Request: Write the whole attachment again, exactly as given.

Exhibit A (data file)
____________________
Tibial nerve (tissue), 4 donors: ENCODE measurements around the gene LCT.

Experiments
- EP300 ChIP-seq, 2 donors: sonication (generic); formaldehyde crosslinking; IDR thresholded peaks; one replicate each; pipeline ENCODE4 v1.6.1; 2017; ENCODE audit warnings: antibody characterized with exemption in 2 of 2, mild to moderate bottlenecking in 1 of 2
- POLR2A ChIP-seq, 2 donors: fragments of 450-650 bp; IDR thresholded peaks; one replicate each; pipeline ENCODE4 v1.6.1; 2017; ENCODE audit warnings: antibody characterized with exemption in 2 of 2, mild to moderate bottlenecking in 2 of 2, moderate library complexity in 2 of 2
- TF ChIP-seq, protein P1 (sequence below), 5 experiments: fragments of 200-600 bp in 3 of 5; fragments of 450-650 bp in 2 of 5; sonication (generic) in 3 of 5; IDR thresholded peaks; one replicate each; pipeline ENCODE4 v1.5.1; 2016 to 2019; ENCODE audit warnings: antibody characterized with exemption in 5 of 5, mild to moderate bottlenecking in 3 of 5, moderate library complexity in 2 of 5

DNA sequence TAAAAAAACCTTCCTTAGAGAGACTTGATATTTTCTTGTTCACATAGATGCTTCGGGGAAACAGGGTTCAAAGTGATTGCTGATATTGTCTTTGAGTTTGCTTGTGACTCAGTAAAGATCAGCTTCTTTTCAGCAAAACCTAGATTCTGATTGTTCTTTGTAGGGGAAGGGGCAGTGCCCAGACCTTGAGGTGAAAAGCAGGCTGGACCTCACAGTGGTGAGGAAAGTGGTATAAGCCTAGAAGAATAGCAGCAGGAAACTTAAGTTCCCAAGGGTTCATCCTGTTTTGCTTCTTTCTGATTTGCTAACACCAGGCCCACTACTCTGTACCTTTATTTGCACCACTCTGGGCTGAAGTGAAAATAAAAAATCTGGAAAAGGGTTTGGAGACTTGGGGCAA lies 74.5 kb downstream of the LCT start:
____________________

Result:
Tibial nerve (tissue), 4 donors: ENCODE measurements around the gene LCT.

Experiments
- EP300 ChIP-seq, 2 donors: sonication (generic); formaldehyde crosslinking; IDR thresholded peaks; one replicate each; pipeline ENCODE4 v1.6.1; 2017; ENCODE audit warnings: antibody characterized with exemption in 2 of 2, mild to moderate bottlenecking in 1 of 2
- POLR2A ChIP-seq, 2 donors: fragments of 450-650 bp; IDR thresholded peaks; one replicate each; pipeline ENCODE4 v1.6.1; 2017; ENCODE audit warnings: antibody characterized with exemption in 2 of 2, mild to moderate bottlenecking in 2 of 2, moderate library complexity in 2 of 2
- TF ChIP-seq, protein P1 (sequence below), 5 experiments: fragments of 200-600 bp in 3 of 5; fragments of 450-650 bp in 2 of 5; sonication (generic) in 3 of 5; IDR thresholded peaks; one replicate each; pipeline ENCODE4 v1.5.1; 2016 to 2019; ENCODE audit warnings: antibody characterized with exemption in 5 of 5, mild to moderate bottlenecking in 3 of 5, moderate library complexity in 2 of 5

DNA sequence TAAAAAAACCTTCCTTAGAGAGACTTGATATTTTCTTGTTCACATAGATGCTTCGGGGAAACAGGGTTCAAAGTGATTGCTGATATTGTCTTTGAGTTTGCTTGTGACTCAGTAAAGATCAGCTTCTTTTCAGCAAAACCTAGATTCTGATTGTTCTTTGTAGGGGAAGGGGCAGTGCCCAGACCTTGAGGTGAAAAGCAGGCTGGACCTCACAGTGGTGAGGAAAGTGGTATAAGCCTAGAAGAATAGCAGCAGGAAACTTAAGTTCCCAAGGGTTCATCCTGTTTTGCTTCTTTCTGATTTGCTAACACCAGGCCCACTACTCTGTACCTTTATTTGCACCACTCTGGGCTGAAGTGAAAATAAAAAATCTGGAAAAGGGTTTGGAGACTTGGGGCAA lies 74.5 kb downstream of the LCT start: